Rokkit wrote:Apparently, detecting these venous stenoses in living people has become possible only recently. Admittedly I have no clue what goes on in an autopsy, but it seems reasonable that such a stenosis would be easy to see in that setting.
Hasn't the history of MS research included numerous studies involving autopsies? So if CCSVI is closely associated with MS, why didn't the correlation become apparent a long time ago?
(I'm trying to be a critical thinker, not a wet blanket.)
The story began in 1973, at the University of Innsbruck, when F. Alfons Schelling, M.D. began investigations into the causes and consequences of the enormous individual differences in the widths of the venous outlets of the human skull. The results of this study appeared, in 1978, in the official organ of the German-speaking Anatomical Societies, the "Anatomischer Anzeiger".
F.A. Schelling's 1981 discovery, at the Hospital for Nervous Diseases in Salzburg, of a striking widening of the main venous passageways through the skulls in victims of multiple sclerosis were to occupy the author's thoughts through the following decades of his quite diversified medical career. And in putting together, bit by bit, all the observations on the venous involvement in the emergence of the specific, and, in particular, cerebral lesions of multiple sclerosis, he was able to recognize their causes.
abstract:Summary An old joke about the response to revolutionary new scientific theories states that there are three phases
on the road to acceptance: 1. The theory is not true; 2. The theory is true, but it is unimportant; 3. The theory is true, and it is important – but we knew it all along. The point of this joke is that (according to scientific theorists) new theories are never properly appreciated. The ‘false’ phase happens because a defining feature of a revolutionary theory is that it contradicts the assumptions of already-existing mainstream theory. The second ‘trivial’ phase follows from a preliminary analysis which suggests that the new idea is not in fact contradicted by the major existing evidence, but the new theory seems unimportant because its implications do not seem to lead anywhere interesting when explored in the light of current theory. A stronger version of this second phase happens when the implications of a theory are regarded as not merely unimportant but actually dangerous, because a scientific revolution is certainly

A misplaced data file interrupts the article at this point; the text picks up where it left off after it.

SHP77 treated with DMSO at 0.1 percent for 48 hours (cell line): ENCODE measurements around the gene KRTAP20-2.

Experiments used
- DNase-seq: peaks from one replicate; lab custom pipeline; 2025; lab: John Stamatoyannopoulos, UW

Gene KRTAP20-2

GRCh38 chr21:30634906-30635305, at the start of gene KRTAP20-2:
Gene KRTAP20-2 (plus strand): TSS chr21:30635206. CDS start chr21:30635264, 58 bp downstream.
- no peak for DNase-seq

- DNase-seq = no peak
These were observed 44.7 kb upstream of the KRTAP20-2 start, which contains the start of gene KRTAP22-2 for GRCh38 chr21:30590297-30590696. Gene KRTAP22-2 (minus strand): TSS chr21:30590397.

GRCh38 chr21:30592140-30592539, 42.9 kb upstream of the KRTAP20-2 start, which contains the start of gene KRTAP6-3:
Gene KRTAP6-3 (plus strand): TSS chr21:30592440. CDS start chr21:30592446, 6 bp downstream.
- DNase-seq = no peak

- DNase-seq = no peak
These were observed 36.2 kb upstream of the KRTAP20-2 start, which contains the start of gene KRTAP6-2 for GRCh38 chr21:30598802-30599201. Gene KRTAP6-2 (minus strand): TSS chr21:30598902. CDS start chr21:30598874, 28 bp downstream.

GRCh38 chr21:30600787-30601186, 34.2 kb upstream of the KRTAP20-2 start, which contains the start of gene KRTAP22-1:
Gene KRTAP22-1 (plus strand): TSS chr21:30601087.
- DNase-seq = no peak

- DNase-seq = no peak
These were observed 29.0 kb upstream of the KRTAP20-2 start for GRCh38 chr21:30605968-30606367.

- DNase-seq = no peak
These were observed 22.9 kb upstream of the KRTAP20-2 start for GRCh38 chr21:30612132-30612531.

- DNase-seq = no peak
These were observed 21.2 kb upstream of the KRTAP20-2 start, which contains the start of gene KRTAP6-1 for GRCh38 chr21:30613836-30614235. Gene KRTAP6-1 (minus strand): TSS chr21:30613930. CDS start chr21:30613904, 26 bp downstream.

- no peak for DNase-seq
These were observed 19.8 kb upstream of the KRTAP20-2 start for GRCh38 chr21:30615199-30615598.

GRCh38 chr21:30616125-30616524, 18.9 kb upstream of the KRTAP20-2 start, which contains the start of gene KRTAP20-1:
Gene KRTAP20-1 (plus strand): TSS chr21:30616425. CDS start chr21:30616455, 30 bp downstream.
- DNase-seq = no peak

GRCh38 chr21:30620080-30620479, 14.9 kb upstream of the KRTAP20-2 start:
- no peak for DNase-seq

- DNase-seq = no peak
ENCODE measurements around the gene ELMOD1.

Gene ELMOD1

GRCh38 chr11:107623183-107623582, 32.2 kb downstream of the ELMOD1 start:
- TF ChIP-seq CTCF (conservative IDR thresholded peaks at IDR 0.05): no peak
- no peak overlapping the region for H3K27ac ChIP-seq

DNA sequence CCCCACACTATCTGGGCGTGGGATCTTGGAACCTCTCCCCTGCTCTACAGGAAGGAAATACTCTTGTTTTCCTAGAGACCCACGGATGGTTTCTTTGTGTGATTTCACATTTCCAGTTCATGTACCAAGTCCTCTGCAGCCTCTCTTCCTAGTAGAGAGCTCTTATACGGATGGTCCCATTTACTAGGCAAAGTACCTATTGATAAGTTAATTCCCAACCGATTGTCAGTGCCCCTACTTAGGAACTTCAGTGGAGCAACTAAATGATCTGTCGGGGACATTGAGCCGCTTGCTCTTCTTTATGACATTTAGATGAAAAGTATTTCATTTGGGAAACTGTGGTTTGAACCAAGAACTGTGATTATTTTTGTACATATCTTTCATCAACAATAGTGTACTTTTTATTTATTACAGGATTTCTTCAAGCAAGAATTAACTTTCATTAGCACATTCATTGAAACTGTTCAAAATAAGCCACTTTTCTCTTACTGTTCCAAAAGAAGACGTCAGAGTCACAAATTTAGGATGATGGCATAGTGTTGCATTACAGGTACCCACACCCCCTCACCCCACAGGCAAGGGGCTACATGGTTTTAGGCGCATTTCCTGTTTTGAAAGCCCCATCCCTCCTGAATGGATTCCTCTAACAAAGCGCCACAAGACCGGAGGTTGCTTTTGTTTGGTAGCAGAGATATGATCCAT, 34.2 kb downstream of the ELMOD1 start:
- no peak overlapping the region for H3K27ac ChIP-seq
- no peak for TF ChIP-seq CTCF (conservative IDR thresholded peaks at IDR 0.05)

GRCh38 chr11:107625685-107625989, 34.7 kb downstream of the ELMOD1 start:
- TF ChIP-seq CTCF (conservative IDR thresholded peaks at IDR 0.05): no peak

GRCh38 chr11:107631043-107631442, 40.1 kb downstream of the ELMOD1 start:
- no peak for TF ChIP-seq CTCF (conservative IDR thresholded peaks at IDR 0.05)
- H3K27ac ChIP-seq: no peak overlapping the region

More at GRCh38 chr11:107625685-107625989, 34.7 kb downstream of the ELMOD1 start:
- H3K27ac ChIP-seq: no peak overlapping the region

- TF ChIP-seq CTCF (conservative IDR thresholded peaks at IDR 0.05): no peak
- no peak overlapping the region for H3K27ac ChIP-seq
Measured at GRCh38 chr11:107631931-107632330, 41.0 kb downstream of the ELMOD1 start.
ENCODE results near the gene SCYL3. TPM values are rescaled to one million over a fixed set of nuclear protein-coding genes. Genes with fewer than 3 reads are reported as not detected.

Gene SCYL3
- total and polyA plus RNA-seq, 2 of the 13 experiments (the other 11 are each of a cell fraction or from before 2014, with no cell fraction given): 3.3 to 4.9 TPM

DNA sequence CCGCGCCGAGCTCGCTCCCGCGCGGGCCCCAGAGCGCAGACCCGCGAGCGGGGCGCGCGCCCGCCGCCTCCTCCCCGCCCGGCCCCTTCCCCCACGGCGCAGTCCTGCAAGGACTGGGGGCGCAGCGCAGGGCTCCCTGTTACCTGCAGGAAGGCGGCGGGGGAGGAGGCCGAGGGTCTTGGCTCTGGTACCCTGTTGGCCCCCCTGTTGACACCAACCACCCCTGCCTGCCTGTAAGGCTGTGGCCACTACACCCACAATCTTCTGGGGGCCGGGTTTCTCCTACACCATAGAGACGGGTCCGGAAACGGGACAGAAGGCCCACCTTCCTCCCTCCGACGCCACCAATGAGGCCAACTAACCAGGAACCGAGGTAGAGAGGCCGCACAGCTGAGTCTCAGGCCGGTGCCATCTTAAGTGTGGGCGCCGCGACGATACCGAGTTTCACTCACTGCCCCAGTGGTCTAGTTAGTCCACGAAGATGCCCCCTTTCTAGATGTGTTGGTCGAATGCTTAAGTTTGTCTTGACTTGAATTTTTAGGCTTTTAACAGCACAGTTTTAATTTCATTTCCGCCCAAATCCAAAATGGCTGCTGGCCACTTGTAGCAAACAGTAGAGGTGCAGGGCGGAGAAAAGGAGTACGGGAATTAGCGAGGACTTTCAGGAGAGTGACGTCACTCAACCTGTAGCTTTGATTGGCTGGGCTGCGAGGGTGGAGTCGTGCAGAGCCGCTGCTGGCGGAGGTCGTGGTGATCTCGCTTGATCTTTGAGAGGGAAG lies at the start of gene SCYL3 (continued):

destructive (especially of established reputations) yet its potential benefits are conjectural. However, once a new and revolutionary theory is in place, its importance is ‘obvious’ such that it becomes hard to imagine how anybody could ever have believed anything else. Theory for scientists is like water for fish: the invisible medium in which they swim.
Observations and experiments, on the other hand, are like toys in the fish tank. New toys are attention-grabbing; but when the tank gets cloudy, its water needs changing.
daniel wrote:I think I'm going to have difficulty convincing my neurologist of the whole CSSVI model... her reply regarding my sending her information about it was:
"There is no solid evidence for this theory. There have been countless autopsies, MRIs and so on, no venous blockages ever found."
just slightly anxious and hopeful for any new discoveries I read about
In these three patients, common symptoms were gait disturbance and sensory disturbance of the extremities, and these symptoms slowly worsened. The clinical diagnoses varied and included spinal cord intramedullary tumor, cervical spondylosis and multiple sclerosis. At autopsy, all the patients showed enlarged, tortuous venous vessels on the dorsal surfaces of the spinal cord at the affected levels. In the affected spinal cord parenchyma, necrotic lesions manifested by various degrees of neuronal loss and gliosis, with increased numbers of hyalinized vessels, were evident.
This statement is a classic catch-22. There's no evidence for the CCSVI theory, but we won't investigate to try to get some evidence because there's no evidence.
patientx wrote:I just don't understand this reluctance not to look into the CCSVI possibility; how neurologists are just dismissing it out-of-hand. If they would do studies into it, and determine that it has nothing to do with MS, at least they've determined one thing doesn't cause MS.
about some dr's in new york a couple of years ago that did autopsie's on ms patients when they died. one thing was common. in all of them the lesion formed right next to a vein. i think i was doing reseach on diet and ms. i will try to find the article. interesting none the less.
It's because neurologists are practitioners, not researchers. As such, they aren't going to wander too far (if at all) from the "standard of care."
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